I train Miss Lucky all Summer.  Not so much physical training.  But just being around her. The pulling rope and VJ’s came as the season neared. We did this continuously while hunting and making the transition to SSH’s (Snowshoe Hares).

I would make the five and a half hour drive up to Delta, AK.  to try and trap a Harlins. I took the team. We hunted and scouted areas all over the place. Lucky got several swoops and Scuds at these SSH’s getting the timing dialed in.  Learning the moves. It isn’t an easy transition for a Lower 48 Hawk. We covered some ground out in the Boreal Forest. Without the dogs, there was no way to get one of these fast movers as they moved the rabbits in a circle back to me.

New territory with new quarry and predators.  When you go to a new area, the Hawks will look it over before they commit to any ground contact. Both my birds were no exception. 

The hunting areas are so thick that without the dogs, it would have been just walking around in the woods.  The hunting was in a dense forest, no breaks, with thick brush. The brush is tight inter-woven willows.  Bears can make it thru so can rabbits and good dogs.

These hares run big.  350 yards one way before the dogs would turn them.  Now imagine flying an RTH high up in the trees.  The rabbits move 70 yards in front of you as soon as you set foot in the brush.  There’s the occasional one the Hawk sees right below it and falls out of the tree to hit or miss.  Not much excitement there really.  But having a Hawk that follows the dogs…man it doesn’t get any better for me.  I see long flights.  I’m talking about 100 to 300-yard flights. Sometimes the chase is for longer distances when the dogs are pushing hard.

When you have a hawk that follows dogs as Lucky does and Ruby did, that is a lot of bushwhacking.  If you don’t follow in some way you can lose sight of the hawk. Then when she hits a Hare, and it goes to screaming.  That’s a dinner call to the predators. We have Coyotes, Eagles, Foxes, Wolverines, Lynx, and bears that can come in and kill the Hawk.  You better follow.  You better be really good with telemetry.  Like Brad Felger told me.  “If it takes you 30 minutes to find your hawk you may only find a pile of feathers”.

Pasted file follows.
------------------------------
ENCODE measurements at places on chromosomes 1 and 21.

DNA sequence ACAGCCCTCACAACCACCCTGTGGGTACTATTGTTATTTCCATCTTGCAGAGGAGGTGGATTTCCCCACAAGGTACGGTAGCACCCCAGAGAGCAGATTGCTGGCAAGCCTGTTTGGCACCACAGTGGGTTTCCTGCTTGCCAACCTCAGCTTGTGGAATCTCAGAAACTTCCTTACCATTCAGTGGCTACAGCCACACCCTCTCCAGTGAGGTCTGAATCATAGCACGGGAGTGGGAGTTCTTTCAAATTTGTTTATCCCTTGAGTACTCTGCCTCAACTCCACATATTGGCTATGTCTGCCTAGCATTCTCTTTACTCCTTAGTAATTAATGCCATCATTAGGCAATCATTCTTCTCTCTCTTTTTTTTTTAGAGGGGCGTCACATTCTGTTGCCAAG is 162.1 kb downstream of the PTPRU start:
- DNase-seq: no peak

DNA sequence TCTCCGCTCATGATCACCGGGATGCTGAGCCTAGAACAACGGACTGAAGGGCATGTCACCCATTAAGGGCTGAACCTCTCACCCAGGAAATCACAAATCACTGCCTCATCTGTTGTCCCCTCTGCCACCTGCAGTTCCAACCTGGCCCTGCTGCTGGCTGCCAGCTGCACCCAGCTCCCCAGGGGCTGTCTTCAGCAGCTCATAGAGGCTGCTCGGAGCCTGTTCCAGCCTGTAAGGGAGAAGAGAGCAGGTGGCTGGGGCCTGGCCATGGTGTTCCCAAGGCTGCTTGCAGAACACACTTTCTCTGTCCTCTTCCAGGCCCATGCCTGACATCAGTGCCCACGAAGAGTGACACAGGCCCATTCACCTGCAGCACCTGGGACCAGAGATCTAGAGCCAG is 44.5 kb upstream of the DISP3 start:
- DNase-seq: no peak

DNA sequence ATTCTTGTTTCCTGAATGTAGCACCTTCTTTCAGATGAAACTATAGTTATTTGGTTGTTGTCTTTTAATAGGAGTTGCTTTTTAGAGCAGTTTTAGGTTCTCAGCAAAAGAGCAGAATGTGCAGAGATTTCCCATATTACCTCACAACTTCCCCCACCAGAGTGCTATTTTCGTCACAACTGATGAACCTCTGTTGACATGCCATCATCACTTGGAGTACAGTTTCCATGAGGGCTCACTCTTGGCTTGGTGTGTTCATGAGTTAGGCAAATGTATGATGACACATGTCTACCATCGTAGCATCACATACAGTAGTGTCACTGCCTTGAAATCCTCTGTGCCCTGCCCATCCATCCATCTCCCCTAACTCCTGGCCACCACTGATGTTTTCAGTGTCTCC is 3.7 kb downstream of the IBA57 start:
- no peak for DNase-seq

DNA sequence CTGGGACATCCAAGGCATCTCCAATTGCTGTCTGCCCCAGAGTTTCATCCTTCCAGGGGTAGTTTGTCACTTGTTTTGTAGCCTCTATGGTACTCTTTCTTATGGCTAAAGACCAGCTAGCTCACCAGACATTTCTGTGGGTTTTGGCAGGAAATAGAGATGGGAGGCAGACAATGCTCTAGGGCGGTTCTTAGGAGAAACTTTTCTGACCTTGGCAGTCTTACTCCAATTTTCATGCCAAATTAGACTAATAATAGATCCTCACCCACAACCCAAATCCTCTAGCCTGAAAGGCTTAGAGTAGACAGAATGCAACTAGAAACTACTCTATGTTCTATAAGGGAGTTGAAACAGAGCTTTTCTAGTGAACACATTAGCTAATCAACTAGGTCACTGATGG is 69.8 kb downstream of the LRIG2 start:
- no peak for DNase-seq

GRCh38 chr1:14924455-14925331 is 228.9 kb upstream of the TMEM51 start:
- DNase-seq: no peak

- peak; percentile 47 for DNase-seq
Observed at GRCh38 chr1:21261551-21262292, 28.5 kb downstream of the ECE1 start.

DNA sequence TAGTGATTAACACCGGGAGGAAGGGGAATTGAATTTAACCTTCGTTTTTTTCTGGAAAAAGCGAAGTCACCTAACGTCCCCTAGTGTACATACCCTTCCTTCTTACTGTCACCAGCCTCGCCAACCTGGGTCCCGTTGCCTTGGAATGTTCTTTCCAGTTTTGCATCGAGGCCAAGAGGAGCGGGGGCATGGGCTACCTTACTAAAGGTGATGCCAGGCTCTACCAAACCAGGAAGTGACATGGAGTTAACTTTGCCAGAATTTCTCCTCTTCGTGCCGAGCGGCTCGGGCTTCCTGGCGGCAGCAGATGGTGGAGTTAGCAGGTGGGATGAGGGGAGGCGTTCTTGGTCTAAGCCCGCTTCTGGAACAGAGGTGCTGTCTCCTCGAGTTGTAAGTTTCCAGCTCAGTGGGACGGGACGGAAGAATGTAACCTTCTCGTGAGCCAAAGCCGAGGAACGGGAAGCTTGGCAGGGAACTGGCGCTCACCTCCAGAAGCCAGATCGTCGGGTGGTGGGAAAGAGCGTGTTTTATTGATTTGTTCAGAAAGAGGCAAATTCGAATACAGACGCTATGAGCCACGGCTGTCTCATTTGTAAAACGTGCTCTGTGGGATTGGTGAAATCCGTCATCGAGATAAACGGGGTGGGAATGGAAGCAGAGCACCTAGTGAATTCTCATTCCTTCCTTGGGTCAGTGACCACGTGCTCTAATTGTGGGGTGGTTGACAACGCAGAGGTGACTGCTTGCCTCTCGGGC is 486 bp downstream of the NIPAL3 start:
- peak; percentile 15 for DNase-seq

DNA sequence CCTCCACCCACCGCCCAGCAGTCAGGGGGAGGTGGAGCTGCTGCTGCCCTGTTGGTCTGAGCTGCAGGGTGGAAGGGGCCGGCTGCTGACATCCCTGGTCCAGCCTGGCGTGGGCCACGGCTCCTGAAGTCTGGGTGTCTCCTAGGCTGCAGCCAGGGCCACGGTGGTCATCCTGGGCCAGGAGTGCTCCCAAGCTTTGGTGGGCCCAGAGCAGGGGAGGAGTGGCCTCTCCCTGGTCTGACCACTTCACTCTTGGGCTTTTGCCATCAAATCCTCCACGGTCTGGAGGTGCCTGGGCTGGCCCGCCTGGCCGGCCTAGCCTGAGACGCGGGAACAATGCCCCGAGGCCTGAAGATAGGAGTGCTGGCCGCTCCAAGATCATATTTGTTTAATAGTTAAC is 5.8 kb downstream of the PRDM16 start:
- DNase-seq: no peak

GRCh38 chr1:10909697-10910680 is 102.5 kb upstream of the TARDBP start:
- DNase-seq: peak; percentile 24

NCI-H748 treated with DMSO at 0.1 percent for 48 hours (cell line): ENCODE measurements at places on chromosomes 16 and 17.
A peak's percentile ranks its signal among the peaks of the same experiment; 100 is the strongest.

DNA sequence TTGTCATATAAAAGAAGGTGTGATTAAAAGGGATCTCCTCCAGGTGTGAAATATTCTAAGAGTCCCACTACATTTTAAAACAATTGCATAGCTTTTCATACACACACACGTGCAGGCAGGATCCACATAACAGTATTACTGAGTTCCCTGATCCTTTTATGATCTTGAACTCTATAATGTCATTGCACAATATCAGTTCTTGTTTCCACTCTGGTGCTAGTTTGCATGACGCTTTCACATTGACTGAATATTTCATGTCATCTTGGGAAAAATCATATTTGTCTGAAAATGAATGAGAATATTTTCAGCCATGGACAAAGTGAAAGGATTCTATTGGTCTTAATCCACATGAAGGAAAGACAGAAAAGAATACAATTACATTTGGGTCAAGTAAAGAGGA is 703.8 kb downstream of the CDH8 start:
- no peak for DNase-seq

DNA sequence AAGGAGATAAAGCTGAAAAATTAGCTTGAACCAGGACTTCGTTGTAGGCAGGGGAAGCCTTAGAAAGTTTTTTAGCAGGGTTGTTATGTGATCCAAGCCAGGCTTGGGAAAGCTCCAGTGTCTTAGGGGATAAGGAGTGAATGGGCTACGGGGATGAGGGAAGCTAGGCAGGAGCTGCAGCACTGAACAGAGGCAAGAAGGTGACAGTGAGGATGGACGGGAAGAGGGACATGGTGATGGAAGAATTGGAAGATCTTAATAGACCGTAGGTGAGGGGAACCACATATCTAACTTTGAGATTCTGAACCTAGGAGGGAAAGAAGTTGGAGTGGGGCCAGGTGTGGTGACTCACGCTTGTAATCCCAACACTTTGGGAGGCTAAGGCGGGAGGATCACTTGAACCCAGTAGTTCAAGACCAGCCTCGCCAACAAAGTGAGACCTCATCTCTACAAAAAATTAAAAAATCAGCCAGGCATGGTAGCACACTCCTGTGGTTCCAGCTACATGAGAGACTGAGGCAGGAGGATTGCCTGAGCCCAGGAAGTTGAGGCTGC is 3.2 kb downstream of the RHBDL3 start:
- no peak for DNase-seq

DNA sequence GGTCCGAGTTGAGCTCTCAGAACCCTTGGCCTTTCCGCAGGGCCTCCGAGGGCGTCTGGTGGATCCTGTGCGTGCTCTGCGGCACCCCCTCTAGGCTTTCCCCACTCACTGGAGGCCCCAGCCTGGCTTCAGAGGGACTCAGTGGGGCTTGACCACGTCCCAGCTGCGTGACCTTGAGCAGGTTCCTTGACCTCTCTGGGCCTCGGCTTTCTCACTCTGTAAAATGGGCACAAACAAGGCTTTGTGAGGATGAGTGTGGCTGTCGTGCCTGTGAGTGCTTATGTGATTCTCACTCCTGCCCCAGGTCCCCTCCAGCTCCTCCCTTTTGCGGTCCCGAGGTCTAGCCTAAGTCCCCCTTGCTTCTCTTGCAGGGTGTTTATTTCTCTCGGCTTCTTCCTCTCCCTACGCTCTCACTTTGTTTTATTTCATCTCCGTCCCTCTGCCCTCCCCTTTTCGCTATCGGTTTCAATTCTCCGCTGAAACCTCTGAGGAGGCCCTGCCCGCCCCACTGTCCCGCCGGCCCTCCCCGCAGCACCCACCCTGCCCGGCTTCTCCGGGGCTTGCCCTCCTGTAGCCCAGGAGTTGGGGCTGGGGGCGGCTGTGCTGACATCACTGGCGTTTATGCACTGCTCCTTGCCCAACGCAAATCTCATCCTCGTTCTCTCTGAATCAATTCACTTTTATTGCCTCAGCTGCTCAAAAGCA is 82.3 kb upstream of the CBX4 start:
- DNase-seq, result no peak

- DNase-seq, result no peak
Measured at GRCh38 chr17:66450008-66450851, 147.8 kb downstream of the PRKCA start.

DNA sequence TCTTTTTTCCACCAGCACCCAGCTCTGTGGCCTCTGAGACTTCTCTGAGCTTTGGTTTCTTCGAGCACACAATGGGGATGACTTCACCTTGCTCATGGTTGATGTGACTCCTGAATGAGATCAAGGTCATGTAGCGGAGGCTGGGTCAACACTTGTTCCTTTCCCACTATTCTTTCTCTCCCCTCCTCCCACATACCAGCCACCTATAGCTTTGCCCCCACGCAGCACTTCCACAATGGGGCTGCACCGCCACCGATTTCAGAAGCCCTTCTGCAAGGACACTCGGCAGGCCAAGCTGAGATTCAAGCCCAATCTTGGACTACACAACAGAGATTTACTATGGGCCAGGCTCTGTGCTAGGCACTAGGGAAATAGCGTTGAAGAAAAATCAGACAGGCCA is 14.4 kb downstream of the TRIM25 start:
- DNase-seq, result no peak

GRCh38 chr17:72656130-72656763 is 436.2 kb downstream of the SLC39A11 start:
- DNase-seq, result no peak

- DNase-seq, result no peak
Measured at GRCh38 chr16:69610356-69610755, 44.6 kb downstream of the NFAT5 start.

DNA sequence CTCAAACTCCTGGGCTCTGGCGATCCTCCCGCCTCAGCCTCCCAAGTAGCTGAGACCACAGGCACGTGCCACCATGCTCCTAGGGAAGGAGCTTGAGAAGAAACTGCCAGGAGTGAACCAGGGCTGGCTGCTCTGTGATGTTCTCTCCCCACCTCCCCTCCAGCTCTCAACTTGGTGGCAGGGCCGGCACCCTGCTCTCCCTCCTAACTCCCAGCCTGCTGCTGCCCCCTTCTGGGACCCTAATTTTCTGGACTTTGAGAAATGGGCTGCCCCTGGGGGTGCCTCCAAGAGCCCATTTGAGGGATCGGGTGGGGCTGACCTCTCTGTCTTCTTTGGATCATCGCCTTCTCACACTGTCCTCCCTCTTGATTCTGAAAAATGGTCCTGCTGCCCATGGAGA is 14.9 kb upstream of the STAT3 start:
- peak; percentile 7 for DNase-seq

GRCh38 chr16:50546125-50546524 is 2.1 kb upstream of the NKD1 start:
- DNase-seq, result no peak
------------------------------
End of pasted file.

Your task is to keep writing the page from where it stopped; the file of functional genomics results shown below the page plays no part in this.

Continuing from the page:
Now following this team in the wrong way will mess up the rabbit running so you have to consider that.  Rabbits as do Hares typically run a left-hand counter-clockwise circle pattern 95% of the time. The pattern isn’t always a perfect circle. The Hare will run then circle way out there and then make its way back to its territory.

I let the dogs run and the Hawk fly.  It is in my opinion the best Hawking there is.  As Steve Layman would say, “Natural History right before your eyes”. The interaction of the Hawk using the dogs. It goes way back in time.

In fact, many times the Local Wild Goshawks would come in and sit near my RTH. One time the Goshawk dove on the same rabbit the dogs were pushing at the same time the RTH did.

Some of my hawking buddies can’t believe how far the team will go.  Hawk with my team you’ll see some country and get in shape.  Time and again I have seen the Hawk position herself so the Hare runs right under her.  That’s not by chance.  She will have flown all over the forest following the dogs. Mostly catching up with them and getting out in front when the time is right. 

She hunts the “Ripples”.  What’s that mean?  Throw a rock in the water.  You see ripples. The Hares are in front of the dogs and to the sides.  Not just one hare but other hares. 

That’s why you have dogs. To move hares and rabbits. These dog’s noses go to the ground. If they sight chase it’s mostly a jumped rabbit.  That is out of sight soon.  Nose to the ground, hence the beagle part of the cross.

That idea of getting a hound was one of Steve’s requirements. I’ll sponsor you if you get a dog; He said.  I was already looking for one when I called him.  He turned me on to Master Falconer Justin Rondeau.  Another apprentice of Steve’s some 15 years before.  Justin Rondeau is the person that turned Steve on to these dogs. The 50-50 Jagd/Beagle.

I had no idea what I was getting. Boy am I happy. The dogs are equipped with GPS tracking training collars also.  That’s a great tool. 

Many of the days we hawked were truly spectacular.  Snowcapped Mountains, rising up 6,500-10,000 feet above Sea level. Cold in the mornings and warm during the day.  The days were still long and the SSH’s were everywhere.